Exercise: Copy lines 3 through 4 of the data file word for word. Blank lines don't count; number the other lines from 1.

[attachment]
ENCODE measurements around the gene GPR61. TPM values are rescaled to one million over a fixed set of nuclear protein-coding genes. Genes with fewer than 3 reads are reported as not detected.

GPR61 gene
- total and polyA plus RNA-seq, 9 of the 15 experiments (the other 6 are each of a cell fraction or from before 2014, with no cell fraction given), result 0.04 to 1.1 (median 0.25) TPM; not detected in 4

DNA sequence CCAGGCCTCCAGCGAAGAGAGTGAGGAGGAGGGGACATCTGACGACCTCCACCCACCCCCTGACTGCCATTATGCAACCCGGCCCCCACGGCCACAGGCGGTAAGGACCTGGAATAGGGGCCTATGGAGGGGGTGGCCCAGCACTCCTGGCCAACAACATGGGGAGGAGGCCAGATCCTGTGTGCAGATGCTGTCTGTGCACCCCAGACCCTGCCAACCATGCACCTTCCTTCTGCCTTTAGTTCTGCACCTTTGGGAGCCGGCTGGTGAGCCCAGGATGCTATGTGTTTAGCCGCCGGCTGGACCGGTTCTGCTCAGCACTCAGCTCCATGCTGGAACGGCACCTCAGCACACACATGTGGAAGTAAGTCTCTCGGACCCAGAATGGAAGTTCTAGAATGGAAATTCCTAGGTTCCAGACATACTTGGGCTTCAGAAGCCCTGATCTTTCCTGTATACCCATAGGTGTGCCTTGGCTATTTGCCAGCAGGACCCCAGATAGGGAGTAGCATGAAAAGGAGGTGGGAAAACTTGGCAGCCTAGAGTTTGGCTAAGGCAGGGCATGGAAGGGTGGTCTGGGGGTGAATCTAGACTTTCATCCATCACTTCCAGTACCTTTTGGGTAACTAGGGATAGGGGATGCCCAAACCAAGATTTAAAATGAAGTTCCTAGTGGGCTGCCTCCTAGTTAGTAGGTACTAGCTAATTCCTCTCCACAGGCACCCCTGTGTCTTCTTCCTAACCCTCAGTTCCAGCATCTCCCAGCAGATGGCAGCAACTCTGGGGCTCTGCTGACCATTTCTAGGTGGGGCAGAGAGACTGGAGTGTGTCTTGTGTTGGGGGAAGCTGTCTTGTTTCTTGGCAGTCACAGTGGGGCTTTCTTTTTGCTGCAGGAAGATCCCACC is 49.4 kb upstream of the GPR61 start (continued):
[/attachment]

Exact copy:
- total and polyA plus RNA-seq, 9 of the 15 experiments (the other 6 are each of a cell fraction or from before 2014, with no cell fraction given), result 0.04 to 1.1 (median 0.25) TPM; not detected in 4

DNA sequence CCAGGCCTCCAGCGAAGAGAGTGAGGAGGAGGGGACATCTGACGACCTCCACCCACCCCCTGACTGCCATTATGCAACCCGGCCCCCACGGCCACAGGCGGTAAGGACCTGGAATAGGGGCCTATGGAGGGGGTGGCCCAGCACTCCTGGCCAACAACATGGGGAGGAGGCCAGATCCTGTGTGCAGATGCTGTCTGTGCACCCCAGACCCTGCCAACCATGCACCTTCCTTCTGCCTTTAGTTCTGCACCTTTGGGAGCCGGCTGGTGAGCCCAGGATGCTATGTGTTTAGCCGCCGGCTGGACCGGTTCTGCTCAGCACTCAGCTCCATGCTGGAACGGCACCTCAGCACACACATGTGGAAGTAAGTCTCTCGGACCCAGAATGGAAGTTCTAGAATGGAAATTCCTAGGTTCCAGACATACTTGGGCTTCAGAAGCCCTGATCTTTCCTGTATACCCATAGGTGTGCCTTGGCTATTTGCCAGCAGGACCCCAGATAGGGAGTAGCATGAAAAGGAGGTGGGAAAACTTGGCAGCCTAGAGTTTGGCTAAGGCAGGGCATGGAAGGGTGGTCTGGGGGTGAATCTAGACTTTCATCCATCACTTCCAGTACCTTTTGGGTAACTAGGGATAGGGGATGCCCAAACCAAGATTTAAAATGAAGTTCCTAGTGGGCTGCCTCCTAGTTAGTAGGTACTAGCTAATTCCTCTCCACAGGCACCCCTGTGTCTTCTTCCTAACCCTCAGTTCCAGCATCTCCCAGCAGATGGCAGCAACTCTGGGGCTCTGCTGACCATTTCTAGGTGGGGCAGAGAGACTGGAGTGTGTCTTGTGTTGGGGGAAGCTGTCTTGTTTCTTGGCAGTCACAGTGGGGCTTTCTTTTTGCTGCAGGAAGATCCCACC is 49.4 kb upstream of the GPR61 start (continued):